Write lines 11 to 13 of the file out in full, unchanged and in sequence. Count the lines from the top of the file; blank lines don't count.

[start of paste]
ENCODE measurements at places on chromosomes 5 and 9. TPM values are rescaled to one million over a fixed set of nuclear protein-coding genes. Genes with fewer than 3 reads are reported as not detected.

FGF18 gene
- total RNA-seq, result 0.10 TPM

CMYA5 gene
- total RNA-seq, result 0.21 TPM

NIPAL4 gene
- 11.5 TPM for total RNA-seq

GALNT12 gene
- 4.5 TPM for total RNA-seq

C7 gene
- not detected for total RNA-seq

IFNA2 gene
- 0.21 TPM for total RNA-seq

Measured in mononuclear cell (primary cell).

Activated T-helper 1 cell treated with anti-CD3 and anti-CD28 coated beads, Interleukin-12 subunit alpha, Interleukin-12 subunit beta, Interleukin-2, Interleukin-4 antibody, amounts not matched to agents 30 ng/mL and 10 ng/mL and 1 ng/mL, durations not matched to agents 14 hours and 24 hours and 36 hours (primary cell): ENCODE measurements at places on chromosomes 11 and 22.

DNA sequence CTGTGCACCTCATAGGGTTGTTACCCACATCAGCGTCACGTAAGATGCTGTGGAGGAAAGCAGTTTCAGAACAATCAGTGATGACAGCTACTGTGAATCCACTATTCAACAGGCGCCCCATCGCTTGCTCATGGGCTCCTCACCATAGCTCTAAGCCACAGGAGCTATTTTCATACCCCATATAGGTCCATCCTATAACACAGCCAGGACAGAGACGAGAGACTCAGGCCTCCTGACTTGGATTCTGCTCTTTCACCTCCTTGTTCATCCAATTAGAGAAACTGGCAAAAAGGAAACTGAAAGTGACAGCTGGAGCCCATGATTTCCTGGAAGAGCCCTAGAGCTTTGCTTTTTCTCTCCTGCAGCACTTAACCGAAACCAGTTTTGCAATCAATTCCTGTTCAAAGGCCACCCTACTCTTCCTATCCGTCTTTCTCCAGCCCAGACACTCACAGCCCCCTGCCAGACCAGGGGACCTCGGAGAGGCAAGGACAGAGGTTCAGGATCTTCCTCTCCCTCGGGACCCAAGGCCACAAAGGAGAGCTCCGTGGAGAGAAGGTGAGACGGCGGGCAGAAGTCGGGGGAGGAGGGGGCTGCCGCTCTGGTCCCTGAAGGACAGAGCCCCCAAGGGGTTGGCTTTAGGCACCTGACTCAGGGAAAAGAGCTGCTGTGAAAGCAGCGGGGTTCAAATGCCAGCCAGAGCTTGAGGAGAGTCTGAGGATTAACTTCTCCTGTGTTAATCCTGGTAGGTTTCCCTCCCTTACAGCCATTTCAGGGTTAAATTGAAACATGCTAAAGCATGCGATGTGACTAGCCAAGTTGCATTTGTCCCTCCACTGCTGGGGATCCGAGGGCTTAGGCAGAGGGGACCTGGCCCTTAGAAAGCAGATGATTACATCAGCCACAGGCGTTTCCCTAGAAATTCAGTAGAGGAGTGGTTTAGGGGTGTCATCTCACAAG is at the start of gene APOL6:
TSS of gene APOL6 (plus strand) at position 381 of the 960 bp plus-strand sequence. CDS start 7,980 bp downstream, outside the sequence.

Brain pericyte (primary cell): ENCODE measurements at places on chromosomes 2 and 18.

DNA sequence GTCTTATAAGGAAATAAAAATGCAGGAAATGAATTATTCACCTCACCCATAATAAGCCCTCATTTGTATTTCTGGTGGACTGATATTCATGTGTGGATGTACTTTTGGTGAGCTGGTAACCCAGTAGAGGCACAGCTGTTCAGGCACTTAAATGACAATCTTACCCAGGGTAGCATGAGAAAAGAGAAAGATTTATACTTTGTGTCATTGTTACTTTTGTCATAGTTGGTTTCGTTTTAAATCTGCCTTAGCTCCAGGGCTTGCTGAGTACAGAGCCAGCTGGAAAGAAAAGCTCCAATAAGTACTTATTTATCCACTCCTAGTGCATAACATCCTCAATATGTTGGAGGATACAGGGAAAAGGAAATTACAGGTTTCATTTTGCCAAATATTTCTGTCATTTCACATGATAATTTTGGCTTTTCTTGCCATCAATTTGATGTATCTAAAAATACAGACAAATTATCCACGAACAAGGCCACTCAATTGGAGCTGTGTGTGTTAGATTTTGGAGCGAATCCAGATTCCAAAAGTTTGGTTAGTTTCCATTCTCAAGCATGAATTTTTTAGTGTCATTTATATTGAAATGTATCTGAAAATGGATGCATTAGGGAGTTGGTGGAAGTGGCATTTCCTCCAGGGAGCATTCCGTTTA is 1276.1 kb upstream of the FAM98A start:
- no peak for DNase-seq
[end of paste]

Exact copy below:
- not detected for total RNA-seq

IFNA2 gene
- 0.21 TPM for total RNA-seq